Medicine2018
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What is the best way of revising A level chemistry?
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RoseMango
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Hi there,
I've found that the best way for me is to go through the text book and just make notes on the parts of topics that I'm not confident with ans then I literally do all of the past paper questions I can find, focusing on a chapter at a time and then revisiting my notes after each one and adding anything I don't know.
Last year for my AS exam i did all of the questions listed on physics and maths tutor and I got an A so that's what I'm going to do this year to try and get an A* at A2
Really hope this helps
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Medicine2018
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(Original post by RoseMango)
Hi there,
I've found that the best way for me is to go through the text book and just make notes on the parts of topics that I'm not confident with ans then I literally do all of the past paper questions I can find, focusing on a chapter at a time and then revisiting my notes after each one and adding anything I don't know.
Last year for my AS exam i did all of the questions listed on physics and maths tutor and I got an A so that's what I'm going to do this year to try and get an A* at A2
Really hope this helps
Thank you for your advice😊 which exam board do you do?
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G-Sci
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(Original post by Medicine2018)
What is the best way of revising A level chemistry?
I would say that past papers are essential! For me they were, and even now at masters level, they still are!
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RoseMango
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(Original post by Medicine2018)
Thank you for your advice😊 which exam board do you do?
You're welcome I do AQA. What about you?
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RoseMango
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My sixth form was with OCR but switched to AQA a couple of years ago. My teacher gave me old copies of the OCR textbooks they used and I've also done OCR papers as extra revision and i must say that I much prefer AQA.
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Medicine2018
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(Original post by RoseMango)
You're welcome I do AQA. What about you?
I do edexcel
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Medicine2018
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(Original post by georgem93)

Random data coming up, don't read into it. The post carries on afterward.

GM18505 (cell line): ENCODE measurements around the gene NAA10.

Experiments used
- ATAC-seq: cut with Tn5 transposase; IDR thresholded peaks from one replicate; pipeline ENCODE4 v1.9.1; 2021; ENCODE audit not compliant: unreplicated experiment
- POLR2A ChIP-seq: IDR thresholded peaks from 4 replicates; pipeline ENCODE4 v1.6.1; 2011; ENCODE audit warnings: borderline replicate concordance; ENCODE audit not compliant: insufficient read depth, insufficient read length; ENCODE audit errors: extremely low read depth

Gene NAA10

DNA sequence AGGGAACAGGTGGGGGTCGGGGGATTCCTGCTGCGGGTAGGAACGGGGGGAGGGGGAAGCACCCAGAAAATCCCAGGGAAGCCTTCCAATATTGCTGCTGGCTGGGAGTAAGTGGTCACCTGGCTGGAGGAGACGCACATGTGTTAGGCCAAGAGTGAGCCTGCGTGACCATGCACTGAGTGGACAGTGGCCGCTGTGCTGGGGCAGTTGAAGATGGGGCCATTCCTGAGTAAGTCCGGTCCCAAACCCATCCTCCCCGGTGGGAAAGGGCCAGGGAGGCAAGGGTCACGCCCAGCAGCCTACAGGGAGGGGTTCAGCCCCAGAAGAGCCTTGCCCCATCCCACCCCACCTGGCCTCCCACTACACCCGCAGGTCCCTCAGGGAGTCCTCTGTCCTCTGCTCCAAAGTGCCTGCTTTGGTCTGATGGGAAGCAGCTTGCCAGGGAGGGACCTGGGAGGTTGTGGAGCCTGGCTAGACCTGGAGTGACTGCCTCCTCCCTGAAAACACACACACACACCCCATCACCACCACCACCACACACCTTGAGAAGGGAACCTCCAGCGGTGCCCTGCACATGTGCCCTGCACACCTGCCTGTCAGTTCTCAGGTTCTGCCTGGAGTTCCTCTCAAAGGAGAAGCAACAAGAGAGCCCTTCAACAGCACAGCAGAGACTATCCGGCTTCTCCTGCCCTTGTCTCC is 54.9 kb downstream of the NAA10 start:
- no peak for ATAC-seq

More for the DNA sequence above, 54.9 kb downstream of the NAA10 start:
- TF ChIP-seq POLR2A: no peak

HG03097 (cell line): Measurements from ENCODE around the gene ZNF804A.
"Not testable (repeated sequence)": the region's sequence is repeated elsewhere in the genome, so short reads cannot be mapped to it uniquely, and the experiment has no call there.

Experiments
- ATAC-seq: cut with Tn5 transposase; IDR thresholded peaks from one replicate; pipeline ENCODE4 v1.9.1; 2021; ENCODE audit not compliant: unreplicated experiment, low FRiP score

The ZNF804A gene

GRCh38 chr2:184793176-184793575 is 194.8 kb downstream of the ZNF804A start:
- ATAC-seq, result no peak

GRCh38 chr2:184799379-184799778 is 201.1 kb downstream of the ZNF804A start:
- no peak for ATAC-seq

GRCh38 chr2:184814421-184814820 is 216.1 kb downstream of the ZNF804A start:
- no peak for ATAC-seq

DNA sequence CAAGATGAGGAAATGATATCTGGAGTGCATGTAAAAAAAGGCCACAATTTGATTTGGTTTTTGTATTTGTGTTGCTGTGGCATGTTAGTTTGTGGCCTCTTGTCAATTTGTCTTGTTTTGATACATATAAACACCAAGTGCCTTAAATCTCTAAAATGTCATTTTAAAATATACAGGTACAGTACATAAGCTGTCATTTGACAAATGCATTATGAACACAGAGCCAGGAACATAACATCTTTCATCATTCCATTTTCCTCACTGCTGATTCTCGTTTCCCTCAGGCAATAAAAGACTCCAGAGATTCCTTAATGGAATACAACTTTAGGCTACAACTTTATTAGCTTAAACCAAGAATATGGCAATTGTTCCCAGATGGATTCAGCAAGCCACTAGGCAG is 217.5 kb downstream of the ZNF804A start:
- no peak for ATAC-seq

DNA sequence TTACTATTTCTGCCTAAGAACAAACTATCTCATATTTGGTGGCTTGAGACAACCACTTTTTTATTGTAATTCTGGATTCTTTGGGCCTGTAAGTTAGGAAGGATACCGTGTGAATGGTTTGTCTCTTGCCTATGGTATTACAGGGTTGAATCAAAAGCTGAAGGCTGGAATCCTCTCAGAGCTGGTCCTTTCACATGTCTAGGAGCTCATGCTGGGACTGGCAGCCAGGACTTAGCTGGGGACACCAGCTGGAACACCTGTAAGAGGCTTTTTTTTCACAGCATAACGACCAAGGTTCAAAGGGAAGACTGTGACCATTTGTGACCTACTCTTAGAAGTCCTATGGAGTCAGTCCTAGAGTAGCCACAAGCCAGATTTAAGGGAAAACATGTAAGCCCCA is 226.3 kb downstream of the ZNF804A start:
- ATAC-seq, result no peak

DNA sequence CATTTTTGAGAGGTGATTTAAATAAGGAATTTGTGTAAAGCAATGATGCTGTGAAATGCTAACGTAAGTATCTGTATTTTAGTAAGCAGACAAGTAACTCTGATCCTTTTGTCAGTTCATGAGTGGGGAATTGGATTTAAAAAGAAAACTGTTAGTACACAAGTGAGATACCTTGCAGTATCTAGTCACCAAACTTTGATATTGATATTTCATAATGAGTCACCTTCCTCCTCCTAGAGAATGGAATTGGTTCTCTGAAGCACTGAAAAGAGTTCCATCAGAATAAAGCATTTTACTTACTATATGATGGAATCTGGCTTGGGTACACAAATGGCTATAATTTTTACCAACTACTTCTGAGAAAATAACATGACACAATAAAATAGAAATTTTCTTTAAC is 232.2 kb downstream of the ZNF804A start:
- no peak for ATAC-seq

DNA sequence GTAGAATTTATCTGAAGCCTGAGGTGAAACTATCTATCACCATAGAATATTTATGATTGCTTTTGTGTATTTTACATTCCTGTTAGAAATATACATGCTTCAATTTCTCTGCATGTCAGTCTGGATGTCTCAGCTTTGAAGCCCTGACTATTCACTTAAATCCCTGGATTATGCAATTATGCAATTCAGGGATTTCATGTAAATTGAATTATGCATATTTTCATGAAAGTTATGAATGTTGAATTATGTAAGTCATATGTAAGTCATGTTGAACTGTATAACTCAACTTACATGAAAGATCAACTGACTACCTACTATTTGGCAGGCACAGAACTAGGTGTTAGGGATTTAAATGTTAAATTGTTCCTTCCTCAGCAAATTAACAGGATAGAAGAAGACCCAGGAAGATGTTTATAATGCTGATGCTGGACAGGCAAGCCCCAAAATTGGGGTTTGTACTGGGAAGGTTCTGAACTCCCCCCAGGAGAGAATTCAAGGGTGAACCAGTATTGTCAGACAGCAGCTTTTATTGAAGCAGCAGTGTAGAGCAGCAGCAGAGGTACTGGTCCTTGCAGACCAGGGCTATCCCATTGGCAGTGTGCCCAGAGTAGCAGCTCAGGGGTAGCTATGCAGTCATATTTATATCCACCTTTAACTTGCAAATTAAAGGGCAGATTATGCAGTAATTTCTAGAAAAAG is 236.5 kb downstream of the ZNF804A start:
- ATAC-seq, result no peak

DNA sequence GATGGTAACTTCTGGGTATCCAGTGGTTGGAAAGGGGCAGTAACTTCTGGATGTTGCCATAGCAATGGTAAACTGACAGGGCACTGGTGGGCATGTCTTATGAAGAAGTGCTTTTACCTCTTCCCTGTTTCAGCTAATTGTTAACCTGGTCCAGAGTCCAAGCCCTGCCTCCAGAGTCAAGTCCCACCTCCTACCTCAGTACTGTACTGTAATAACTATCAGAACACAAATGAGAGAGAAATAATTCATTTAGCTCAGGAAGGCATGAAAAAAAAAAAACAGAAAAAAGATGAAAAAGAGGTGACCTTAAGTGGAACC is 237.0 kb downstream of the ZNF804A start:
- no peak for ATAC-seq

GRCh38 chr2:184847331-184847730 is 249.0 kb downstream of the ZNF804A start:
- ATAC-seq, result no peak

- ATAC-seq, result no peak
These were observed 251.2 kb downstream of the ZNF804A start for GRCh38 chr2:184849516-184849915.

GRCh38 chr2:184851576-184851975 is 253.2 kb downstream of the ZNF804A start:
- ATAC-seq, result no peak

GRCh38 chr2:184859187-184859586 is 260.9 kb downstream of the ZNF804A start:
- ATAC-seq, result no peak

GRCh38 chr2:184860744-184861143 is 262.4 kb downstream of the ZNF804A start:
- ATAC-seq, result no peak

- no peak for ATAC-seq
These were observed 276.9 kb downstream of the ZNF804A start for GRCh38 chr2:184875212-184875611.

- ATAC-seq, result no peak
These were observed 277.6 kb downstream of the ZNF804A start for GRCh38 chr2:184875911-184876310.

I would say that past papers are essential! For me they were, and even now at masters level, they still are!
Thank you 😊
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Medicine2018
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Do you know any good websites with past papers by topic order?
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RoseMango
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(Original post by Medicine2018)
Do you know any good websites with past papers by topic order?
http://www.physicsandmathstutor.com/...level-edexcel/
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Medicine2018
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Thank you 😊
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Medicine2018
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How much revision per week would you recommend to get an A or A*at A level?
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j4mil417
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(Original post by Medicine2018)
What is the best way of revising A level chemistry?
Make your own notes and revise from them. Then do past paper questions they are so key its unreal! Even if your board is AQA, mine was AQA as well but my teacher gave tons of OCR and Edexcel questions which was very useful! The exams are obviously linear, so as your doing A2 now make sure you keep some time for your AS revision don't leave it till last minute. If your doing physical A2 just simply revise physical AS and integrate. When it comes to the number of hours of revision, do as much as you can but obviously don't over do it and leave enough time for your other subjects and for other things such as sleeping and eating! I follow the rule of 8, 8 hours revision, 8 hours sleep and 8 hours rest. Obviously the 8 hours revision doesn't mean 8 hours just for chemistry but it involved all my other subjects. Don't fret over revision its not the end of the world if you don't get things done as you've planned. Ngl A2 is so much nicer than AS you'll love it! Hope that helps!
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Medicine2018
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(Original post by j4mil417)
Make your own notes and revise from them. Then do past paper questions they are so key its unreal! Even if your board is AQA, mine was AQA as well but my teacher gave tons of OCR and Edexcel questions which was very useful! The exams are obviously linear, so as your doing A2 now make sure you keep some time for your AS revision don't leave it till last minute. If your doing physical A2 just simply revise physical AS and integrate. When it comes to the number of hours of revision, do as much as you can but obviously don't over do it and leave enough time for your other subjects and for other things such as sleeping and eating! I follow the rule of 8, 8 hours revision, 8 hours sleep and 8 hours rest. Obviously the 8 hours revision doesn't mean 8 hours just for chemistry but it involved all my other subjects. Don't fret over revision its not the end of the world if you don't get things done as you've planned. Ngl A2 is so much nicer than AS you'll love it! Hope that helps!